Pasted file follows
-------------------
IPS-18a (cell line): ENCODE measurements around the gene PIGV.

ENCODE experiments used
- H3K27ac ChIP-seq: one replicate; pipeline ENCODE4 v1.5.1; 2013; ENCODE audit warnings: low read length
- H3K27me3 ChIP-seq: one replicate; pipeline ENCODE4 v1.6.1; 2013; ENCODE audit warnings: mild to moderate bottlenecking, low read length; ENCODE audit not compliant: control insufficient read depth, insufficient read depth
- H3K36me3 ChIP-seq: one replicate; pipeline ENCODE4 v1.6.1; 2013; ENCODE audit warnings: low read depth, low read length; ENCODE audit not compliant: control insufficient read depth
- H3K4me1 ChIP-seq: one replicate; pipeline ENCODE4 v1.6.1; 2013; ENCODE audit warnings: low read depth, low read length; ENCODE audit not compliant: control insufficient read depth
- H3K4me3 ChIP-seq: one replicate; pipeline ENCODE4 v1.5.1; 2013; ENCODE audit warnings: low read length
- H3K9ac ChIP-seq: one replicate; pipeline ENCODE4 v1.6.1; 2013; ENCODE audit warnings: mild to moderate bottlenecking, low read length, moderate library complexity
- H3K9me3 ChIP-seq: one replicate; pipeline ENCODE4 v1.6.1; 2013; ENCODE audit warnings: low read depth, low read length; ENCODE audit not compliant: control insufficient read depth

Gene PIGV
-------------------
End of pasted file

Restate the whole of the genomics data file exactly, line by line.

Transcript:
IPS-18a (cell line): ENCODE measurements around the gene PIGV.

ENCODE experiments used
- H3K27ac ChIP-seq: one replicate; pipeline ENCODE4 v1.5.1; 2013; ENCODE audit warnings: low read length
- H3K27me3 ChIP-seq: one replicate; pipeline ENCODE4 v1.6.1; 2013; ENCODE audit warnings: mild to moderate bottlenecking, low read length; ENCODE audit not compliant: control insufficient read depth, insufficient read depth
- H3K36me3 ChIP-seq: one replicate; pipeline ENCODE4 v1.6.1; 2013; ENCODE audit warnings: low read depth, low read length; ENCODE audit not compliant: control insufficient read depth
- H3K4me1 ChIP-seq: one replicate; pipeline ENCODE4 v1.6.1; 2013; ENCODE audit warnings: low read depth, low read length; ENCODE audit not compliant: control insufficient read depth
- H3K4me3 ChIP-seq: one replicate; pipeline ENCODE4 v1.5.1; 2013; ENCODE audit warnings: low read length
- H3K9ac ChIP-seq: one replicate; pipeline ENCODE4 v1.6.1; 2013; ENCODE audit warnings: mild to moderate bottlenecking, low read length, moderate library complexity
- H3K9me3 ChIP-seq: one replicate; pipeline ENCODE4 v1.6.1; 2013; ENCODE audit warnings: low read depth, low read length; ENCODE audit not compliant: control insufficient read depth

Gene PIGV